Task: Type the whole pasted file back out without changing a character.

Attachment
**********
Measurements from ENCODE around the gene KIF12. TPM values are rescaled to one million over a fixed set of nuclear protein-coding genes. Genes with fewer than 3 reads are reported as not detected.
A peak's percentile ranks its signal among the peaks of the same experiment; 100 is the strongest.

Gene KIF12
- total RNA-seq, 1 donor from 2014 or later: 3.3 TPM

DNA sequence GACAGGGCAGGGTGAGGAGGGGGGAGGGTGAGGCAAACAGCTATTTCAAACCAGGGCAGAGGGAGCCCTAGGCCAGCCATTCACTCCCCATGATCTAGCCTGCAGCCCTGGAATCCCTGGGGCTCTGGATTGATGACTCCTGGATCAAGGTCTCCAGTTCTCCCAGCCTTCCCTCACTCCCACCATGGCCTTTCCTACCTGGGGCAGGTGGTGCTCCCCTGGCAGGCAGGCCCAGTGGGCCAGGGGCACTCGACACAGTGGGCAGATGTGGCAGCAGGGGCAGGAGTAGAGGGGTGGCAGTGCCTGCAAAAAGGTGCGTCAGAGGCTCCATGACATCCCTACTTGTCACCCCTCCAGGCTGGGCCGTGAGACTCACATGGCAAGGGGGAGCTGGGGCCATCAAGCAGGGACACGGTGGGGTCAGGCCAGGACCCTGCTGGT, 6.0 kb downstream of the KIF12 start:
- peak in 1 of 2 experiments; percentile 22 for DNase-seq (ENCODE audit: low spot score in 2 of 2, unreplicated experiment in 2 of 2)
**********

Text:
Measurements from ENCODE around the gene KIF12. TPM values are rescaled to one million over a fixed set of nuclear protein-coding genes. Genes with fewer than 3 reads are reported as not detected.
A peak's percentile ranks its signal among the peaks of the same experiment; 100 is the strongest.

Gene KIF12
- total RNA-seq, 1 donor from 2014 or later: 3.3 TPM

DNA sequence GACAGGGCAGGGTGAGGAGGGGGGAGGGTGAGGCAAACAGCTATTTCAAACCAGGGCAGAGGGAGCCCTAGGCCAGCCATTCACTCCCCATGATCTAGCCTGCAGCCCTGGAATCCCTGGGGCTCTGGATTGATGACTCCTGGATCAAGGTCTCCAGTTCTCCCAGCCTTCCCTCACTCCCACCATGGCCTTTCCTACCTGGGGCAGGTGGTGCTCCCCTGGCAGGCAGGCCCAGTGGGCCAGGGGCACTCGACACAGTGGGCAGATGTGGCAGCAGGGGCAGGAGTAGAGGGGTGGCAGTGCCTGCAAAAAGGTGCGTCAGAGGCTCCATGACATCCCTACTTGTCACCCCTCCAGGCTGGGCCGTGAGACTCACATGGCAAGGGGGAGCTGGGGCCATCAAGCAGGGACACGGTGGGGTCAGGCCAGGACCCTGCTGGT, 6.0 kb downstream of the KIF12 start:
- peak in 1 of 2 experiments; percentile 22 for DNase-seq (ENCODE audit: low spot score in 2 of 2, unreplicated experiment in 2 of 2)